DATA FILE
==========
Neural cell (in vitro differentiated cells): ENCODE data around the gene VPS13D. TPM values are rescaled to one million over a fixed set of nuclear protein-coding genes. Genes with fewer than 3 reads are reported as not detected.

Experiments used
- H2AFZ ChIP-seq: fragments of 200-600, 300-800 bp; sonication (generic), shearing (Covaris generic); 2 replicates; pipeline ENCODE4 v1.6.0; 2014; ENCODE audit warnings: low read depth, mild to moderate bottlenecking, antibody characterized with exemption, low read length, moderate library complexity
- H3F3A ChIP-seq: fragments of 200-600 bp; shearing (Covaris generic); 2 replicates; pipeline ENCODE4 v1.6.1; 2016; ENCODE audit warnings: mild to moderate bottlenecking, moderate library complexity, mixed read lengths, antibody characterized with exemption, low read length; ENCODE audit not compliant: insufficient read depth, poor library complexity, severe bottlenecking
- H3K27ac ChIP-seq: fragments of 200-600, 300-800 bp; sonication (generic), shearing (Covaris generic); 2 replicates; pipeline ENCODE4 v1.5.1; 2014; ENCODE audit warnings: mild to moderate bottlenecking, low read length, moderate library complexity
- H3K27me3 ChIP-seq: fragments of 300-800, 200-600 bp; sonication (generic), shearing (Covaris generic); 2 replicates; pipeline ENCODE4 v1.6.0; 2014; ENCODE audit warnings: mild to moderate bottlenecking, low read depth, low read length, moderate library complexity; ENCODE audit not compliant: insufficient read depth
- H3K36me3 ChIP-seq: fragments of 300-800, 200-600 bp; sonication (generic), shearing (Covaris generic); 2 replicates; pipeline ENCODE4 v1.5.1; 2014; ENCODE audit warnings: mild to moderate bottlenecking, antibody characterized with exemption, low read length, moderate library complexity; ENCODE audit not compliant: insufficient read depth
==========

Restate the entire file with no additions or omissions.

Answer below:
Neural cell (in vitro differentiated cells): ENCODE data around the gene VPS13D. TPM values are rescaled to one million over a fixed set of nuclear protein-coding genes. Genes with fewer than 3 reads are reported as not detected.

Experiments used
- H2AFZ ChIP-seq: fragments of 200-600, 300-800 bp; sonication (generic), shearing (Covaris generic); 2 replicates; pipeline ENCODE4 v1.6.0; 2014; ENCODE audit warnings: low read depth, mild to moderate bottlenecking, antibody characterized with exemption, low read length, moderate library complexity
- H3F3A ChIP-seq: fragments of 200-600 bp; shearing (Covaris generic); 2 replicates; pipeline ENCODE4 v1.6.1; 2016; ENCODE audit warnings: mild to moderate bottlenecking, moderate library complexity, mixed read lengths, antibody characterized with exemption, low read length; ENCODE audit not compliant: insufficient read depth, poor library complexity, severe bottlenecking
- H3K27ac ChIP-seq: fragments of 200-600, 300-800 bp; sonication (generic), shearing (Covaris generic); 2 replicates; pipeline ENCODE4 v1.5.1; 2014; ENCODE audit warnings: mild to moderate bottlenecking, low read length, moderate library complexity
- H3K27me3 ChIP-seq: fragments of 300-800, 200-600 bp; sonication (generic), shearing (Covaris generic); 2 replicates; pipeline ENCODE4 v1.6.0; 2014; ENCODE audit warnings: mild to moderate bottlenecking, low read depth, low read length, moderate library complexity; ENCODE audit not compliant: insufficient read depth
- H3K36me3 ChIP-seq: fragments of 300-800, 200-600 bp; sonication (generic), shearing (Covaris generic); 2 replicates; pipeline ENCODE4 v1.5.1; 2014; ENCODE audit warnings: mild to moderate bottlenecking, antibody characterized with exemption, low read length, moderate library complexity; ENCODE audit not compliant: insufficient read depth